This is a complex site consisting of a small stone circle, a radial stone cairn and two impressive standing stones. The recumbent circle is small and compact, consisting of five stones. Two large standing stone act as portals. The tallest had fallen and in the 1938 excavation was re-erected. Originally estimated to be more than 5 metres tall, it's lost its top two metres but is still highly impressive. The radial cairn is a heap of stones, now with thorn bushes in the centre. It is kerbed by another circle of 18 upright small stone markers. Quite what radial cairns were originally used for remains open to debate. Few finds were made at the time of the excavation apart from two shallow trenches containing dark soil fill. It has been suggested that these held wooden beams that supported an upright.
Nearby site: Breeny Mor
The last time I visited, I parked the car in the tiny layby and trudged across the very boggy ground in totally unsuitable shoes. But what an incredible sight - the views from this scrubby plateau are just incredible - you can see for miles out towards Bantry Bay or inland towards the mountains, obviously all part of the bigger plan, but tear your eyes away and focus on the equally extraordinary Bronze Age site. The stones are impressive and atmospheric, hard to make sense of but have a feeling of great power and awe. The cairn, now jumbled and difficult to read, has a real feeling oaf age and mystery. The thorn bushes decorated with little bits of rags, the stones from the cairn spilling into the grass and the tooth like upright stones of the surrounding circle just distinguishable. The standing stones are enormous, erect and powerful stern sentinels. The stone circle is tiny and cramped - how was this used?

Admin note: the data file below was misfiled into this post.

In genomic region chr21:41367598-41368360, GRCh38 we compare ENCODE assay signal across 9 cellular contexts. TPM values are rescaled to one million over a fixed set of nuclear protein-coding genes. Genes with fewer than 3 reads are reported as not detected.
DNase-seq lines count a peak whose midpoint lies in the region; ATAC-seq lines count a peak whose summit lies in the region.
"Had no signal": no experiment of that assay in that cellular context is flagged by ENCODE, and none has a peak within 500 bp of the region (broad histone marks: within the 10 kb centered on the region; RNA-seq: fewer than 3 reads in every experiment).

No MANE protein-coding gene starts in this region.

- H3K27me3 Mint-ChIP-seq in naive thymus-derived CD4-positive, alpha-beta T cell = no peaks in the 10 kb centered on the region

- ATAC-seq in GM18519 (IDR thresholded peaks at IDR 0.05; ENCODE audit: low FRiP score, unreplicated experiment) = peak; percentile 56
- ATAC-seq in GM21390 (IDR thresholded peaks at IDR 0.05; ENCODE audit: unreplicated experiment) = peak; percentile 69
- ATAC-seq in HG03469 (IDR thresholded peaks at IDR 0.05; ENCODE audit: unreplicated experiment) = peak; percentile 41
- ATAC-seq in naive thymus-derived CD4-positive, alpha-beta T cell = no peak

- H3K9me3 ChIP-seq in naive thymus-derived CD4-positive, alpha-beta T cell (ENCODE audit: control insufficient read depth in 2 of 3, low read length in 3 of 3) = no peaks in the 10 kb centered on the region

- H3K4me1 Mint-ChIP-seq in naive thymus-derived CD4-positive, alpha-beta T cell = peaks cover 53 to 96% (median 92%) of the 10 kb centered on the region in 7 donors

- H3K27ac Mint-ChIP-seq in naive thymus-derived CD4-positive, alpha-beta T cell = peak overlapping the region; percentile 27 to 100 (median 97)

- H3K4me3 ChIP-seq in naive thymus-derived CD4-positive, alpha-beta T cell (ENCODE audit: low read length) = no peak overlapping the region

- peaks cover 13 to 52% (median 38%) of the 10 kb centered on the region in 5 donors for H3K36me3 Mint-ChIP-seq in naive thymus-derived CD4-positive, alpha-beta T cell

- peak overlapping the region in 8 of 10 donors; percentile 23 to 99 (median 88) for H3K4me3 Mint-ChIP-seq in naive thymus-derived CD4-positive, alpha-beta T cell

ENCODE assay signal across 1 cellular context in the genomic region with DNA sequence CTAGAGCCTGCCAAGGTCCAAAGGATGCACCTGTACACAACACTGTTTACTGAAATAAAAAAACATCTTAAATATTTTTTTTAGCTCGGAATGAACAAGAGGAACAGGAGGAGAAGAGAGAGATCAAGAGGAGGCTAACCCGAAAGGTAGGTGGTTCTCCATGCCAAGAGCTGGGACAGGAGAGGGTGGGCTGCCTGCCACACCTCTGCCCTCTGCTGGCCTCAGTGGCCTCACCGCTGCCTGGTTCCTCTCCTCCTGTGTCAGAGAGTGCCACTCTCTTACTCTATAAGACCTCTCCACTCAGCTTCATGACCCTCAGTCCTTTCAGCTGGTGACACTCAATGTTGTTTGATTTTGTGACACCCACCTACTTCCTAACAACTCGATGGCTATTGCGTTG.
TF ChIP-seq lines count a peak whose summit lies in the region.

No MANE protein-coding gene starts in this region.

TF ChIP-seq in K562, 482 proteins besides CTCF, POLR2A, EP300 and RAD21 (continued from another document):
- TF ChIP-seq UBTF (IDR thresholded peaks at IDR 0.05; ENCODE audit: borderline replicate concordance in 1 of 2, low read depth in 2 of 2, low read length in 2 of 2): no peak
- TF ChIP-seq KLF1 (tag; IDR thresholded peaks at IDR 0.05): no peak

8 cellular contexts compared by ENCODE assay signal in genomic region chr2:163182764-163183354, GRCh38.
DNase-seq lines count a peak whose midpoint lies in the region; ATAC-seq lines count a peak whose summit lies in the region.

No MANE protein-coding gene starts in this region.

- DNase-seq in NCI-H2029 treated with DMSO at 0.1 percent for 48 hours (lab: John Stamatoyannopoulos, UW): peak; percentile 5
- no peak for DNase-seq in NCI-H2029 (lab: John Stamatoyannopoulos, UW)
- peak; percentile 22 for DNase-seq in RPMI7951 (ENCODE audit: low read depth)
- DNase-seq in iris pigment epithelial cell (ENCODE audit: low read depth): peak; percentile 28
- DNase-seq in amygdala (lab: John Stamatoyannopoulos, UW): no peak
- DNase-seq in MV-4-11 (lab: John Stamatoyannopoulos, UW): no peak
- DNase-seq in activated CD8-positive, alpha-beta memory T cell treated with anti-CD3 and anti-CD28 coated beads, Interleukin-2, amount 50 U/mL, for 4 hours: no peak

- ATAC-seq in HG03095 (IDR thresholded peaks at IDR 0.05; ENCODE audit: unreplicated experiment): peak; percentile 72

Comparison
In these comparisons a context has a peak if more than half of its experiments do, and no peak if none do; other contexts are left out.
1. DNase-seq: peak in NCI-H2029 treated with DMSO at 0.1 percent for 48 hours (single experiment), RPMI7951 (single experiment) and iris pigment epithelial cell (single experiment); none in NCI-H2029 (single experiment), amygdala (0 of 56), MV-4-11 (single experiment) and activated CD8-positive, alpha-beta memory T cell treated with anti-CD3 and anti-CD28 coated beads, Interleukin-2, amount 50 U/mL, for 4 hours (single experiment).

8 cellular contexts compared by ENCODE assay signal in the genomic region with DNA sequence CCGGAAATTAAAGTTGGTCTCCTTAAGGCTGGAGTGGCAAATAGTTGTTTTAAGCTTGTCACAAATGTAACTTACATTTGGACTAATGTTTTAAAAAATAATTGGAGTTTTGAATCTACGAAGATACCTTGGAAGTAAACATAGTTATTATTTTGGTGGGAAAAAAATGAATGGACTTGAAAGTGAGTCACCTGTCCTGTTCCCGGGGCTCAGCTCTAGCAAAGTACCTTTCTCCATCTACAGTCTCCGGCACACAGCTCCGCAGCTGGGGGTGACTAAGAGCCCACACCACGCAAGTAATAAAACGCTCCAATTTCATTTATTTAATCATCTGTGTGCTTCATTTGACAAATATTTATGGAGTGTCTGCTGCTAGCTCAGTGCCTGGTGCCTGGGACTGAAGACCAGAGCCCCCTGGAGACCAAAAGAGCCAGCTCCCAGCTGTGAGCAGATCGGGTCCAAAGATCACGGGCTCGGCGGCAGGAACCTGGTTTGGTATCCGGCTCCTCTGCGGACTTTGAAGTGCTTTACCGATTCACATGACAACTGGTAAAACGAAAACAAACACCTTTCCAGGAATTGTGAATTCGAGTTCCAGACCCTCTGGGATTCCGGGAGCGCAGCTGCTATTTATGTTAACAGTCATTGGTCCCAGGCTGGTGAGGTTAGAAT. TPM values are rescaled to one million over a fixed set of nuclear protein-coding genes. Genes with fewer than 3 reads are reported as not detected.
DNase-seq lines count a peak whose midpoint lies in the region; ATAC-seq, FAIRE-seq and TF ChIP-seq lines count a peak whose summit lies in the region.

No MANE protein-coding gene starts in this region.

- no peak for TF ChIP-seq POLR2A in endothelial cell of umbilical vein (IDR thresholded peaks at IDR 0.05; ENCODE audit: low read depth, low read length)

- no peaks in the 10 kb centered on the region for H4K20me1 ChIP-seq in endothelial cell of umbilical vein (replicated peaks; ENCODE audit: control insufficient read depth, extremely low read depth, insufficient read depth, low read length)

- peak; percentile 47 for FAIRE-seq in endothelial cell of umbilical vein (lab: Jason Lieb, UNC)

Another pilgrim was visiting - a French girl on a dancing weekend in Ballyvourney, we pondered in dodgy franglais what we were looking at - sometimes words just don't do the job.